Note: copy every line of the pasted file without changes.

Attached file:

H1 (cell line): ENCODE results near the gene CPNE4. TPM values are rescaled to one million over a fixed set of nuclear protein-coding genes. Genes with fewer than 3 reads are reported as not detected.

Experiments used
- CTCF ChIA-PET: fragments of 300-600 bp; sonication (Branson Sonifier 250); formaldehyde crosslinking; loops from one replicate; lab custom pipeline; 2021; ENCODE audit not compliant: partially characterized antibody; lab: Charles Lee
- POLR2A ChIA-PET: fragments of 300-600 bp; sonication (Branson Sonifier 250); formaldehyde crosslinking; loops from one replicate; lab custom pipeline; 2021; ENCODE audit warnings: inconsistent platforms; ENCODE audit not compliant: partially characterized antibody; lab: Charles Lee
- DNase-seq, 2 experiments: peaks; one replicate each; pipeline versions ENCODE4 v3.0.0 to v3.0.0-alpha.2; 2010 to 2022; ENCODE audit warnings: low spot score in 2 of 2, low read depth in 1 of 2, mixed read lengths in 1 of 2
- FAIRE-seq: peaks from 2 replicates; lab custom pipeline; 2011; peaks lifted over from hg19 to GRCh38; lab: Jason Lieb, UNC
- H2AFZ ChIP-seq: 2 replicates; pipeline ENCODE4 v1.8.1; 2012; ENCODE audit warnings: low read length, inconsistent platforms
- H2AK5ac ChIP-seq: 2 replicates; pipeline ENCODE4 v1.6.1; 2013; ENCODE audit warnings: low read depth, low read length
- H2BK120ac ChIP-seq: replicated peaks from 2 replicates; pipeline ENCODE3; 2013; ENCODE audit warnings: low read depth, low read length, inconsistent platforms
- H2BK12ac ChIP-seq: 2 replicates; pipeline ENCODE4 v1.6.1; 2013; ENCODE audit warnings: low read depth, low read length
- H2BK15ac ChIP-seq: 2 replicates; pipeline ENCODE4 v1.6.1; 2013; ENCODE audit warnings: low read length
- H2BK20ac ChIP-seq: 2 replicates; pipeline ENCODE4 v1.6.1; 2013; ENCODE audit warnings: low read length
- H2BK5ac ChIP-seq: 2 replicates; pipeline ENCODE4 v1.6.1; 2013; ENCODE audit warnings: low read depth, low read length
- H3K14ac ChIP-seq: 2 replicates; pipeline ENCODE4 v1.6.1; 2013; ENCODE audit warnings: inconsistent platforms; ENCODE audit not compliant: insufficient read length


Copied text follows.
H1 (cell line): ENCODE results near the gene CPNE4. TPM values are rescaled to one million over a fixed set of nuclear protein-coding genes. Genes with fewer than 3 reads are reported as not detected.

Experiments used
- CTCF ChIA-PET: fragments of 300-600 bp; sonication (Branson Sonifier 250); formaldehyde crosslinking; loops from one replicate; lab custom pipeline; 2021; ENCODE audit not compliant: partially characterized antibody; lab: Charles Lee
- POLR2A ChIA-PET: fragments of 300-600 bp; sonication (Branson Sonifier 250); formaldehyde crosslinking; loops from one replicate; lab custom pipeline; 2021; ENCODE audit warnings: inconsistent platforms; ENCODE audit not compliant: partially characterized antibody; lab: Charles Lee
- DNase-seq, 2 experiments: peaks; one replicate each; pipeline versions ENCODE4 v3.0.0 to v3.0.0-alpha.2; 2010 to 2022; ENCODE audit warnings: low spot score in 2 of 2, low read depth in 1 of 2, mixed read lengths in 1 of 2
- FAIRE-seq: peaks from 2 replicates; lab custom pipeline; 2011; peaks lifted over from hg19 to GRCh38; lab: Jason Lieb, UNC
- H2AFZ ChIP-seq: 2 replicates; pipeline ENCODE4 v1.8.1; 2012; ENCODE audit warnings: low read length, inconsistent platforms
- H2AK5ac ChIP-seq: 2 replicates; pipeline ENCODE4 v1.6.1; 2013; ENCODE audit warnings: low read depth, low read length
- H2BK120ac ChIP-seq: replicated peaks from 2 replicates; pipeline ENCODE3; 2013; ENCODE audit warnings: low read depth, low read length, inconsistent platforms
- H2BK12ac ChIP-seq: 2 replicates; pipeline ENCODE4 v1.6.1; 2013; ENCODE audit warnings: low read depth, low read length
- H2BK15ac ChIP-seq: 2 replicates; pipeline ENCODE4 v1.6.1; 2013; ENCODE audit warnings: low read length
- H2BK20ac ChIP-seq: 2 replicates; pipeline ENCODE4 v1.6.1; 2013; ENCODE audit warnings: low read length
- H2BK5ac ChIP-seq: 2 replicates; pipeline ENCODE4 v1.6.1; 2013; ENCODE audit warnings: low read depth, low read length
- H3K14ac ChIP-seq: 2 replicates; pipeline ENCODE4 v1.6.1; 2013; ENCODE audit warnings: inconsistent platforms; ENCODE audit not compliant: insufficient read length